By Cole Porter, Herbert Fields, and B. G. DeSylva; Directed by Michael Montel
Produced by the York Theatre
Off Broadway, Musical Revival
Runs through 11.3.19
York Theatre, 619 Lexington Avenue
by Dan Rubins on 11.2.19
Klea Blackhurst and Kylie Kuioka (L-R) in Panama Hattie. Photo by Russ Rowland.
BOTTOM LINE: Panama Hattie is a fairly pleasant portal to the past with a very young co-star offering a window into a bright future.
The spirit of Ethel Merman—fearsome vibrato and wise-cracking wit intact—is alive and well at the York Theatre where Panama Hattie, Merman’s 1940 Cole Porter hit, is currently appearing in concert version form. And while Klea Blackhurt takes on Hattie Maloney (the Merman role), with gusto and goodwill, it’s not her performance that most recalls Merman’s ferocious energy.
No, that honor goes instead into Kylie Kuioka, the 9-year-old stick of dynamite who plays Geraldine, Hattie’s fiery step-daughter-to-be. Kuioka sings thrillingly with Blackhurst on “Let’s Be Buddies” and lathers her takedowns of Hattie’s outfits with delightful snark. It also doesn’t hurt that in this show, part of the York’s Musicals in Mufti series, performed on-book with limited rehearsal, Kuoika knows her lines, lyrics, and blocking cold.
More-so than Fifty Million Frenchmen, the musical that opened the York’s three-show Porter cycle in early October, Panama Hattie’s production, directed by Michael Montel, feels rather rough around the edges. It’s too bad there’s no full recording of this charming Porter score available to consult post-show since there was a fair bit of stumbling over lyrics at the early performance I attended. Still, Panama Hattie is a much better musical tale than Fifty Million Frenchmen and the performers infuse the show with vigor and vim, if not subtle acting. (Might the Mufti series not serve the shows better by setting up them up at music stands in true concert form, focusing on the score and characterization, instead of offering a slapdash semi-staging?)
Hattie Maloney, the toast of a Panama nightclub, is about to tie the knot with Nick Bullett (Stephen Bogardus), whose daughter Geraldine is finally coming from Pennsylvania to live with him. Hattie’s always wanted a kid, but will she be able to quell her ego and alcoholism in time to win little Geraldine’s heart? That may not sound like much of a story, but Nick is one of the guys in charge of the controls at the Panama Canal, and there’s a terrorist plot in town to blow it up.
There’s also, fortunately, Porter’s gem-laced score, featuring a slew of hits written for Merman—“My Mother Would Love You,” “I’ve Still Got My Health,” “I’m Throwing A Ball Tonight,” and “Make It Another Old-Fashioned, Please.” Blackhurst delivers that last one with special clarity and heartache; she’s been performing it for years in Merman tribute shows (out of which she’s built a cabaret career) and, when she puts down her script and looks directly at the audience, she offers moving, nuanced subtext in spades.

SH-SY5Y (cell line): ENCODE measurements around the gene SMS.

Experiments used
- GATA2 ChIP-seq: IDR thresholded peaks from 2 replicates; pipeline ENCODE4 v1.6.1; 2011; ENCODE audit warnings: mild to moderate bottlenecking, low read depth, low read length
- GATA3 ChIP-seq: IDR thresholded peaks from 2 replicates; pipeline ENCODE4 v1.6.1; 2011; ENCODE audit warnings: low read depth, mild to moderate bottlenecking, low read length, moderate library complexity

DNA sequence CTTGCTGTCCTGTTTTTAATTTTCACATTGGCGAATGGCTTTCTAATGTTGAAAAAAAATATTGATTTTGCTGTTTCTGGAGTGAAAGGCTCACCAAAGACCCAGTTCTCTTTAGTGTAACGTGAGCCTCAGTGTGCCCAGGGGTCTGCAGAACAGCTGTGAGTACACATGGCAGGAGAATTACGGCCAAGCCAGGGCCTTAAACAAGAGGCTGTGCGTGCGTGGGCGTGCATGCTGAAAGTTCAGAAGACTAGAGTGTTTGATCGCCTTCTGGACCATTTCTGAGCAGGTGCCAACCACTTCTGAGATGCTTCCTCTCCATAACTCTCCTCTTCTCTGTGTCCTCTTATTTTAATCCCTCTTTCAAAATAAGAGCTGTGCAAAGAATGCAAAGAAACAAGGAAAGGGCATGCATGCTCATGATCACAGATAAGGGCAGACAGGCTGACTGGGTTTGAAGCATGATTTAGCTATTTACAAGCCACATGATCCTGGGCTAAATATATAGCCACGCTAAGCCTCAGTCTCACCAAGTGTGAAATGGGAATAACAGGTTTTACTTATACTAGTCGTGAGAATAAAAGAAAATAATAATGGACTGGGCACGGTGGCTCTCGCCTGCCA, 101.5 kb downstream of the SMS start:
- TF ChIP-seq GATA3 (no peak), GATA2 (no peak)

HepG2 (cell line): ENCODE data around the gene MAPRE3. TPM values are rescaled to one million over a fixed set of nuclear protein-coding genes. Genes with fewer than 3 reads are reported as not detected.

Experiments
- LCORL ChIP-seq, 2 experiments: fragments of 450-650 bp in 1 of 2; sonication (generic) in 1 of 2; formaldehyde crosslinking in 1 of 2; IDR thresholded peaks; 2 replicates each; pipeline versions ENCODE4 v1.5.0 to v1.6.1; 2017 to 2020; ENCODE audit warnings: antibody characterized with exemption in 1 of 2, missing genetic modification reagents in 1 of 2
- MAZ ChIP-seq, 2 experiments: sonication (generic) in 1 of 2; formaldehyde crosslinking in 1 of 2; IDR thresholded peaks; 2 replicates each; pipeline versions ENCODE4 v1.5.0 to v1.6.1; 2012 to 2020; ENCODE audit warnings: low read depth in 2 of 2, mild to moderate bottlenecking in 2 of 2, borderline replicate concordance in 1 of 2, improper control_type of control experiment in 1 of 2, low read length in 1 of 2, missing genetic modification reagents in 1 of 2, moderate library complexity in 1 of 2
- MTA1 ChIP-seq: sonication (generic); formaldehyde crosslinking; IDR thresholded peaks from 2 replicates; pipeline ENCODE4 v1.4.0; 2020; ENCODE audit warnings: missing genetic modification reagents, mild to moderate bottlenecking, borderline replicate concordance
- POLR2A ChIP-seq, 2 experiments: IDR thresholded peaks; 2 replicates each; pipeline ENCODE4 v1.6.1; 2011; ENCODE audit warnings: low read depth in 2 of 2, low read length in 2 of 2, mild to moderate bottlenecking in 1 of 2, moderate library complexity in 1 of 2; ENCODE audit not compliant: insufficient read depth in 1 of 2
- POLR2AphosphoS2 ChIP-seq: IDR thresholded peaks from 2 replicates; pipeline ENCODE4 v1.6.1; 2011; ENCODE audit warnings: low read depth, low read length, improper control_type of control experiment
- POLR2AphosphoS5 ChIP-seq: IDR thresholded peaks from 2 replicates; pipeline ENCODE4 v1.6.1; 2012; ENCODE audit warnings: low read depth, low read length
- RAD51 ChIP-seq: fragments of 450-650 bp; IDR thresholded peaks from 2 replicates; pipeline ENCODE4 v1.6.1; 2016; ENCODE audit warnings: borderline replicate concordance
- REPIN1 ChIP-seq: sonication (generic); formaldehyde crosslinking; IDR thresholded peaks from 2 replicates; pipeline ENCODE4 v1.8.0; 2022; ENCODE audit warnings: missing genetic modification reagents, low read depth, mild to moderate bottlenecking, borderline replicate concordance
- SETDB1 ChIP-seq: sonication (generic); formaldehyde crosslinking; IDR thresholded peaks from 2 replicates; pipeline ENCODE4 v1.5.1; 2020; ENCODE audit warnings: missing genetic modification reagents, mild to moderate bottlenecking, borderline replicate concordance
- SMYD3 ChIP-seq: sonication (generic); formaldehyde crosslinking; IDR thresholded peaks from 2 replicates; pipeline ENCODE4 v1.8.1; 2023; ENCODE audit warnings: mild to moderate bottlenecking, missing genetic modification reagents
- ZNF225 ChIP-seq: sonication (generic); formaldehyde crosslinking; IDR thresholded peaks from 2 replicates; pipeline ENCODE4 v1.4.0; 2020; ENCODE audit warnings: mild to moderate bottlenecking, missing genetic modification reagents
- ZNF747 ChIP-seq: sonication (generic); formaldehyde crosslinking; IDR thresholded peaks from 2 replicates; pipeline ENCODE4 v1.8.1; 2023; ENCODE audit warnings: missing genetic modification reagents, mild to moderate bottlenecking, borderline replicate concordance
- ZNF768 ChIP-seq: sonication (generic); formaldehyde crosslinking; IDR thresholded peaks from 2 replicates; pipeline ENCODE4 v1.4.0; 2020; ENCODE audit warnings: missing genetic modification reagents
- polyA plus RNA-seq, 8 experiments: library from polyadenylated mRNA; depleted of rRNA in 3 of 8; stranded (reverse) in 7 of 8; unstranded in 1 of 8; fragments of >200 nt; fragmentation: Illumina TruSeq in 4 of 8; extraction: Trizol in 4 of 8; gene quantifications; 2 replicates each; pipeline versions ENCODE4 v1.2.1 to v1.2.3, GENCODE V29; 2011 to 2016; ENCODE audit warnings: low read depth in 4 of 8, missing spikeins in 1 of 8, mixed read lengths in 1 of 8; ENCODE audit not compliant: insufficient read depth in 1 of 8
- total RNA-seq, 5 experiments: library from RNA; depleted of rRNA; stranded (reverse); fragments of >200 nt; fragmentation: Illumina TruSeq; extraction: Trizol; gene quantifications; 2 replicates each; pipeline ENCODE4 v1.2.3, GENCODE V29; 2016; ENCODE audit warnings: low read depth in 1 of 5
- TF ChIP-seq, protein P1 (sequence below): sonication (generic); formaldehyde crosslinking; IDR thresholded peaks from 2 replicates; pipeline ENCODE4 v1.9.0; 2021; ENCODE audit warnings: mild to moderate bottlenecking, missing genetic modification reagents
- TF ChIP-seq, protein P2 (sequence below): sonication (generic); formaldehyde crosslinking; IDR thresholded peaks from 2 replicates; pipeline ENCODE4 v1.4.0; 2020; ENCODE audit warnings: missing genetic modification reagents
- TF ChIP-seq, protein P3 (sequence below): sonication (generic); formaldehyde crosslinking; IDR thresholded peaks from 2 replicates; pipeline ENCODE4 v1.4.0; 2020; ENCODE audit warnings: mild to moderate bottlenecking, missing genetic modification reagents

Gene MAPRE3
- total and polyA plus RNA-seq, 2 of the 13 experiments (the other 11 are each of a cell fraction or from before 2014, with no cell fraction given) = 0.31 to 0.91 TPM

Standouts from the hearty ensemble include Anita Welch as Florrie, a young chanteuse who falls hard for Geraldine’s aged British butler, and Casey Shuler as the wicked heiress scheming to destroy Hattie’s happiness. And if the book by Herbert Fields and B.G. DeSylva doesn’t transcend punny silliness—“Oh, the fertility of it all!” the butler exclaims when Florrie suggests they’ll have twenty children together—it’s only for lack of trying.
(Panama Hattie plays at the York Theatre, 619 Lexington Avenue, October 26 through November 3, 2019. The running time is 2 hours 30 minutes with an intermission. Performances are Sat (10/26 and 11/2) at 2:30 and 8, Sun 10/27 at 2:30 and 7, Wed 10/30 at 2:30, Thu 10/31 at 2:30 and 7, Fri 11/1 at 8, and Sunday 11/3 at 2:30. Tickets are $50 and are available at yorktheatre.org or by calling 212-935-5820.)
Panama Hattie is by Cole Porter (music/lyrics) and Herbert Fields & B. G. DeSylva (book). Directed by Michael Montel. Music Director is Deniz Cordell. Choreography by Trent Kidd. Lighting Design by Joyce Liao.
The cast is Klea Blackhurst, Stephen Bogardus, David Green, Jay Aubrey Jones, Simon Jones, Kylie Kuioka, Garen McRoberts, Casey Shuler, Gordon Stanley, Lael Van Kueren, Joe Veale, Zuri Washington, and Anita Welch.